The Dryden Observer

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Volunteers needed for Christmas Bird Count

Chris Marchand

Chris Marchand served as editor of the Dryden Observer from August 2009 to April 2018.
A Bohemian Waxwing feeds on ornamental crabs in late November. Photo by Heather Patterson

Submitted by Carolle Eady

Over 100 years ago, Frank Chapman, scientist and writer, encouraged 27 conservationists in North America to undertake an alternative to the traditional “Side Hunt”. On Christmas Day, 1900, instead of competing to shoot the most game, including birds, Chapman’s group identified, counted, and recorded every bird they saw. Today, what has become known as the “Christmas Bird Count” is the longest-running citizen science survey in the world.

Last year, there were 2215 counts completed—394 in Canada, 1714 in the United States, and 107 in Latin America, the Caribbean, and the Pacific Islands. Canada, with over 12,000 volunteers, tallied 286 species. Areas near large bodies of open water, or in warmer climates count more species than those from frozen lands like northwestern Ontario. Thunder Bay often counts over 50 species. Last year, Dryden found 28 species and Eagle River totaled 31. To reach our goal of over 40 species, we need help from people of all ages.

On Saturday, December 17, everyone is invited to take part in the Christmas Bird Counts for Dryden and Eagle River. During this 24-hour period, interested people are asked to keep track of each species they observe and record the highest number of each species seen at any one time. Volunteers can cover a designated route within the count circle and/or may count at their feeders for whatever length of time they can spare.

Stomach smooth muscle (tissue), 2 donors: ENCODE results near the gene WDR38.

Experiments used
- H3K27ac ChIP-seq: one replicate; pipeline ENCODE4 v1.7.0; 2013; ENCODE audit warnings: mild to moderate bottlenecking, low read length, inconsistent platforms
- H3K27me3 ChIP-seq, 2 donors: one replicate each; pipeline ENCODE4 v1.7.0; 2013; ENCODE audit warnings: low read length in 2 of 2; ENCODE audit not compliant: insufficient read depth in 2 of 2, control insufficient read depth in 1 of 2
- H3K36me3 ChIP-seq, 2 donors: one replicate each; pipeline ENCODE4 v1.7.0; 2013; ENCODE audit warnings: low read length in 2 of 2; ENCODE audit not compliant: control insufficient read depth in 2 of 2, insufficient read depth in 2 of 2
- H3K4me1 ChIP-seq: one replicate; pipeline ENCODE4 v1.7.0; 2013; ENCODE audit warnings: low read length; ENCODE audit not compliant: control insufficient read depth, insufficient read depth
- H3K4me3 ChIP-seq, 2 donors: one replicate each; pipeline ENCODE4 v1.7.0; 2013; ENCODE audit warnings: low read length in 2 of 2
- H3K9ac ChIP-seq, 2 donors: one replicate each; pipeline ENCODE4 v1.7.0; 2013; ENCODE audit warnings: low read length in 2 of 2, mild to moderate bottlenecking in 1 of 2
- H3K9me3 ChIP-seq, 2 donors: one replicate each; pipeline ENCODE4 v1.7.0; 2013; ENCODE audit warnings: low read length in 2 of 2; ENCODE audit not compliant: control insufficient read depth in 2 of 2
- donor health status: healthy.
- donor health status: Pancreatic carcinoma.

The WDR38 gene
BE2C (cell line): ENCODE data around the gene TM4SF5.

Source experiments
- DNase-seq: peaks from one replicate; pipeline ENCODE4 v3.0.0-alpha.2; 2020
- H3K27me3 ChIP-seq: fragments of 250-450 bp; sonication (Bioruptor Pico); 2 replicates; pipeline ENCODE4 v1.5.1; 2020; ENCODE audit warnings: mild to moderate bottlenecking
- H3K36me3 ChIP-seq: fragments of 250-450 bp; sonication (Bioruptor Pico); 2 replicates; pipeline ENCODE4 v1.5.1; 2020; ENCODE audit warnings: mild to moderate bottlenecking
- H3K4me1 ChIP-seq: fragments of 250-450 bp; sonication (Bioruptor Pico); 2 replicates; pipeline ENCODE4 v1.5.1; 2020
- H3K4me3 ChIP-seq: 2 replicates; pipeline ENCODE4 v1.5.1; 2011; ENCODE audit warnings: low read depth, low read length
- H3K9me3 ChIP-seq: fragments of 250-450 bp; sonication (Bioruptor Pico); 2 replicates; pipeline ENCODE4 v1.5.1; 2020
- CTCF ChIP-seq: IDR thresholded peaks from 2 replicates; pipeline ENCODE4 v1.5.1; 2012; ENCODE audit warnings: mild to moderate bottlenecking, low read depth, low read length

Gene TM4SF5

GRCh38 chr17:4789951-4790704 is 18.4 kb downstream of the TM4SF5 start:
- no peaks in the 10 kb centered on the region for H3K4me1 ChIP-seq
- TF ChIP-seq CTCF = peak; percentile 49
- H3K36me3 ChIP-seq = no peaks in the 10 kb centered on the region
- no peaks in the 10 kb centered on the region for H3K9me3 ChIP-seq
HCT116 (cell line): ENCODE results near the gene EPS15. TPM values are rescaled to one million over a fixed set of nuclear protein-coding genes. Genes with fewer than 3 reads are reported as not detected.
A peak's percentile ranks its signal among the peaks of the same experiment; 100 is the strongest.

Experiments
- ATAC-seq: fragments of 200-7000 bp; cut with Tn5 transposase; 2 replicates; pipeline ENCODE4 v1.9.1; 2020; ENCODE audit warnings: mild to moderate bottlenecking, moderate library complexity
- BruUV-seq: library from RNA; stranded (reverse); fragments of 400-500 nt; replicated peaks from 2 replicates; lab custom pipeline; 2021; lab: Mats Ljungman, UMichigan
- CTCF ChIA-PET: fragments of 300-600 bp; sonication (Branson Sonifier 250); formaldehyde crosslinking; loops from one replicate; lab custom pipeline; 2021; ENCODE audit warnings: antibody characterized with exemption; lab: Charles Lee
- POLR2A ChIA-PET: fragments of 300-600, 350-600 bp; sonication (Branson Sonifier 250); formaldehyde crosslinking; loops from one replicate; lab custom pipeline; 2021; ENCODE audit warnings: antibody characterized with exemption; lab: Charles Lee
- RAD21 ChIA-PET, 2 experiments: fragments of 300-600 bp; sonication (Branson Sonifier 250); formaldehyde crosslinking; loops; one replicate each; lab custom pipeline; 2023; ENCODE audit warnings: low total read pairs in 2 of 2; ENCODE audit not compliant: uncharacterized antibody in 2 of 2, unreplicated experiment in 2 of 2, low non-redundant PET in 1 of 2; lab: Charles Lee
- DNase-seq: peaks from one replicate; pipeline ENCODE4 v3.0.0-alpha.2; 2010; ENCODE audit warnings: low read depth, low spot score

The two count circles—each 24-km. in diameter—are roughly adjacent to each other. All birds seen or heard from Thunder Lake in the east, to Kupper’s Road in the west and extending north and south of Hwy. 17 can be included in the data. Whether you are working outside, enjoying winter sports, hunting or trapping, looking out your window, or just driving through this area, we encourage you to report any birds that you see. Since the Christmas Bird Count is a friendly competition between communities to see who can find the most species, calls concerning lone birds such as grouse, owls, eagles, hawks, and ducks are most welcome. The more birds reported the better! Please note the location and the number of birds of each species seen. Your help is greatly appreciated!

The contact for the Dryden Count is Darlene Salter 937-4548 or Angie Massey 937-6527. Eagle River Count: Carolle Eady 755-2117.

Note: Snowy Owls have been showing up along the north shore of the Great Lakes and in southern Ontario in the last few weeks. These northern birds come south in search of food. Please share any sightings of Snowy Owls seen at any time.

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